Moshe begins his last address to the Jews reminding them of the terms of the covenant with G-d.
G-d promises that no matter what happens in Jewish History eventually they will be redeemed and everything will be nice.
The Torah is put into the Jews’ hands to perform the commandments and Torah becomes the Jewish constitution.
Moshe tells the Jews they have free will to choose what they do with their lives, and encourages them to make the right decisions.
Moshe abdicates his position of leadership to Yehoshua.
The command is given to meet during Sukkot in Yerushaliyim once every seven years for a public Torah reading.
Moshe tells the Jews that the Torah will be an eternal testimony to the events in Egypt and the Sinai desert.
It’s likely many people in America who listen to Matisyahu don’t necessarily think of him as a “Jewish artist”, though he is clearly both Jewish and an artist. They listen to his music, watch him crowd surf with a broken leg, and probably tune out the messages he has in his songs. The thing is that all of his music has Jewish motifs going all throughout, some of them quite in your face (although less so with his last album).
On his title track from the album “Youth” he actually addresses one of the biggest philosophical points in Judaism:
“Young man take control of your hand
Slam your fist on the table and make your demands
Young man you have the power in your hand
You have the power to choose
You better make the right move”
You really won’t hear lyrics like these in Christian Rock, or at least it should come as a surprise. In Christian theology, Jesus abrogated free will by offering himself as the ultimate sacrifice and the only thing a Christian can choose is to be saved by him. This is not the Jewish take on free will.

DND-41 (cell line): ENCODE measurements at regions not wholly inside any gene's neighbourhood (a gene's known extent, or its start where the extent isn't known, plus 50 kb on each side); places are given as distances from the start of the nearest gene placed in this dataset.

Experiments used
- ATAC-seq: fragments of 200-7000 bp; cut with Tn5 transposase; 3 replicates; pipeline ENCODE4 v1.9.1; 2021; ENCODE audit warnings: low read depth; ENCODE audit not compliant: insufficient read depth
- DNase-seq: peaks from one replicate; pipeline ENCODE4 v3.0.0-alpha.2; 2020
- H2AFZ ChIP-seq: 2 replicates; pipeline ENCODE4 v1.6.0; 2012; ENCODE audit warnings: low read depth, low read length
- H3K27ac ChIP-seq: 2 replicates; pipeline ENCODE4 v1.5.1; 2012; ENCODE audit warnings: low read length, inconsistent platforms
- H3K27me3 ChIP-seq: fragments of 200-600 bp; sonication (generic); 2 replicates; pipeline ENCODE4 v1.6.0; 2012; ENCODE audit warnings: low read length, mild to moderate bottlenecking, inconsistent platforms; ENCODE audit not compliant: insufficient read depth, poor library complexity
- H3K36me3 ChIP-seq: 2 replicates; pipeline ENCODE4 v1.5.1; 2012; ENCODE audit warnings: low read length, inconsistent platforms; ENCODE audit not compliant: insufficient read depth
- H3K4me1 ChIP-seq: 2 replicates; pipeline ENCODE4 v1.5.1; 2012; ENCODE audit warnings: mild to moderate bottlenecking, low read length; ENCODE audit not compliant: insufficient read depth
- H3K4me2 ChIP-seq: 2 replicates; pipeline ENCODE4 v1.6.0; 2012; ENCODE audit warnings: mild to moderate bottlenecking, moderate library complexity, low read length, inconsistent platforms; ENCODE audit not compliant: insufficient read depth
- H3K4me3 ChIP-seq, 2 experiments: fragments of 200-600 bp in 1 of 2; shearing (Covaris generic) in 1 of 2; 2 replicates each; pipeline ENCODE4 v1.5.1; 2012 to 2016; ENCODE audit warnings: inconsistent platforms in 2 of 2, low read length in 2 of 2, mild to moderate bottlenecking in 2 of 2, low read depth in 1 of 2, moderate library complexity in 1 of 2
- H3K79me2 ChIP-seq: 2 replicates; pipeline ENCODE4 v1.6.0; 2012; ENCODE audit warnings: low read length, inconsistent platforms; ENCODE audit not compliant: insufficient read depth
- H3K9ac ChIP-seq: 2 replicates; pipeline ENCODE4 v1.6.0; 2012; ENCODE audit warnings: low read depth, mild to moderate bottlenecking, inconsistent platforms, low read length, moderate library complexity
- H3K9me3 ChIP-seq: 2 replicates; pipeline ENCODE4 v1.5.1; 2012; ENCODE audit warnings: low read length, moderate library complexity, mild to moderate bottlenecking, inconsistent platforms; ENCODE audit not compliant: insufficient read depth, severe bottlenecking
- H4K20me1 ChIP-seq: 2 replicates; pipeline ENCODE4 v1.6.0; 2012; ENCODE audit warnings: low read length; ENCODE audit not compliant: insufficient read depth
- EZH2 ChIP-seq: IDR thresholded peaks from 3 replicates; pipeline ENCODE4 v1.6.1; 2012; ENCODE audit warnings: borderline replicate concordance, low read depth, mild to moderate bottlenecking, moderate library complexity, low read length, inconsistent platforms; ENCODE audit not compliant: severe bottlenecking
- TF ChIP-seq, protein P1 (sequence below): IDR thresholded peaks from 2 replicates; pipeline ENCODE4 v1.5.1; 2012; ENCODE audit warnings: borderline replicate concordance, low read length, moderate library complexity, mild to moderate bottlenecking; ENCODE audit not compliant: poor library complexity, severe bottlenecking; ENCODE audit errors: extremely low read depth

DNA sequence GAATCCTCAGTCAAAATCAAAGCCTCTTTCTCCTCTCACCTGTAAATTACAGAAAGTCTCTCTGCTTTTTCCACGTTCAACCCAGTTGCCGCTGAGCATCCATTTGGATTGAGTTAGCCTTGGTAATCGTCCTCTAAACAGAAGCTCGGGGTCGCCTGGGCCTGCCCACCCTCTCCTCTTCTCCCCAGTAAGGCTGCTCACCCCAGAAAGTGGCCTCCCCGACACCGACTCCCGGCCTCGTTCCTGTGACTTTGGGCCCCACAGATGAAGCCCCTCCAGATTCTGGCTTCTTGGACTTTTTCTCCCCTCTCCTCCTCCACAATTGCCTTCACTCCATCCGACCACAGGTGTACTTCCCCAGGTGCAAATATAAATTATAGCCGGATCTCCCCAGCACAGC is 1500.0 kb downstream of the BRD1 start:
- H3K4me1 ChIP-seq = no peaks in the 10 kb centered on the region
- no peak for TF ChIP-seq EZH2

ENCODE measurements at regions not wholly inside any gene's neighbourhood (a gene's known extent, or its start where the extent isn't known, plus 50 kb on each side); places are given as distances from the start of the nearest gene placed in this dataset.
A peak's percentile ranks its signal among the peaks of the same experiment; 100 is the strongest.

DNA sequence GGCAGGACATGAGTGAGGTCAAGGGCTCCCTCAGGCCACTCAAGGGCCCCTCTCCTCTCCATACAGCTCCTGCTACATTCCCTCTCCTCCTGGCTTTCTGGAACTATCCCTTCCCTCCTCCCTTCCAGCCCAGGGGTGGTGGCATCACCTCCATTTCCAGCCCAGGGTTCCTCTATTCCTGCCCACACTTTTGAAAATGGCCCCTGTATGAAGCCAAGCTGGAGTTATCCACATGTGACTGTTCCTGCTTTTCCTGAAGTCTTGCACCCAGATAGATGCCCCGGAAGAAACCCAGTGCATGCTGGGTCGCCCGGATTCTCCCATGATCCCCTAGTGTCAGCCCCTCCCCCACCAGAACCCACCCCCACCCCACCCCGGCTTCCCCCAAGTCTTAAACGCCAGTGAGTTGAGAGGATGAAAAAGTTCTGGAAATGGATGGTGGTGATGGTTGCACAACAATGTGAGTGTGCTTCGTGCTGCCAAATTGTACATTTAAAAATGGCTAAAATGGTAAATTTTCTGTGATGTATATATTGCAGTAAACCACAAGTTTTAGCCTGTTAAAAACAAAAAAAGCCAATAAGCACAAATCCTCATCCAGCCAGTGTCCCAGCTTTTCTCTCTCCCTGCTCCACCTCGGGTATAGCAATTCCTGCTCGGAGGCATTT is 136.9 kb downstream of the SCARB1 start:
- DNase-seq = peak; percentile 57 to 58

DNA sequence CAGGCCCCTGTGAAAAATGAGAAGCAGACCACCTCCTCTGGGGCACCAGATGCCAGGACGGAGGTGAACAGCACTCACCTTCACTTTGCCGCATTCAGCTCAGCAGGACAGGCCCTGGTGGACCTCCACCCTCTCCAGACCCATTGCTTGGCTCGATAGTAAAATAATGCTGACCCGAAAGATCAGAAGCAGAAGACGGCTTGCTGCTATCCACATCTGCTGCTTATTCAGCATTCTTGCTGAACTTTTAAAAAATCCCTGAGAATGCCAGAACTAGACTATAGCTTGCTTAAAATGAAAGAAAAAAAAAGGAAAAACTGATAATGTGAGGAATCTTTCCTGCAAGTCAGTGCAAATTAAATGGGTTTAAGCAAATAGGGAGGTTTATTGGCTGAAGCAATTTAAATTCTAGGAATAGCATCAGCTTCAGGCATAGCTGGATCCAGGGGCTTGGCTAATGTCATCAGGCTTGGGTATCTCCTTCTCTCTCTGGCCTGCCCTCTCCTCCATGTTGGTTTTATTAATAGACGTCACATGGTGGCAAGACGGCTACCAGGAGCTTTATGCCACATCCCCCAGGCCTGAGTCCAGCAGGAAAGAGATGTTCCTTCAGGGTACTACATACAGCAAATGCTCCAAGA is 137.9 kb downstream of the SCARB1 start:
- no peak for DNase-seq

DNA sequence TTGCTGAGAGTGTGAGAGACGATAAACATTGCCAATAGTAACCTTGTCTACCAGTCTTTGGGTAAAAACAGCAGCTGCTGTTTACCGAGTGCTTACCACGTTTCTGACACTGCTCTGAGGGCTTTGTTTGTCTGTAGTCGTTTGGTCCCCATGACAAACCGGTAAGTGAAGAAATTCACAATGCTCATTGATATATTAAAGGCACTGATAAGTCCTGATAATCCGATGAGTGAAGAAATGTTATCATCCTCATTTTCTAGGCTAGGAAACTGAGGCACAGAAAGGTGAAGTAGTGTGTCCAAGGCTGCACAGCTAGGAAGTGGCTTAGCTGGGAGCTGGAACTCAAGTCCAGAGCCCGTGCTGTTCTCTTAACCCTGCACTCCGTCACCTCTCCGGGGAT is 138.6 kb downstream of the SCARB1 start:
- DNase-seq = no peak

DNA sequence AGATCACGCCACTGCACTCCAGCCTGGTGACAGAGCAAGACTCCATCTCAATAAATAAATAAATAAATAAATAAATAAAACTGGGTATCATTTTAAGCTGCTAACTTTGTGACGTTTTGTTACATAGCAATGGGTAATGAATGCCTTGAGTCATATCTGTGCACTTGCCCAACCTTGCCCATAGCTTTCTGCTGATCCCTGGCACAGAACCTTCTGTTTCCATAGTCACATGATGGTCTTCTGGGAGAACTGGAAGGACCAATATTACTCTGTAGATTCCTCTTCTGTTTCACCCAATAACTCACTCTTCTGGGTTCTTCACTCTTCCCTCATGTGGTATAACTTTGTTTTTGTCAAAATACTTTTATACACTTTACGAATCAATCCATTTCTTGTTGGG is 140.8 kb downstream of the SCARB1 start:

Free will is a driving force in our theology, and a predicate to all of the mitzvoth, the commandments. One has to assume that if you tell someone to do or not do something, the person can do it both physically and mentally. There are no commandments to poke out your eye or drill to the center of the Earth. The Torah says it is not over the seas or in the sky but “in your mouth and heart in order to do it.” Moshe puts forth the choice to do right and wrong, and asks us to do right.
Free will and the ability to choose what to do is not simply an adaptive feature, something that is simply hard wired into us the same way that the impulse to eat is. Free will is one of the things that makes us human. The whole study of morality demonstrates that people can make the same choice for any variety of different reasons. The psychologist Lawrence Kohlberg tied it to maturity and development. I personally tie all of people’s choices to the underlying philosophy by which they live their life. It has not been my experience that people make all of their choices simply based on a gut instinct, although everyone does operate that way at some point. What makes us different from animals is our ability to reason out and make sound choices for ourselves, and be able to foresee the consequences of our actions. I just don’t see that kind of forethought in my parent’s cat who tries to make a break for the outside and ends up running head first into the glass door. Is that just me?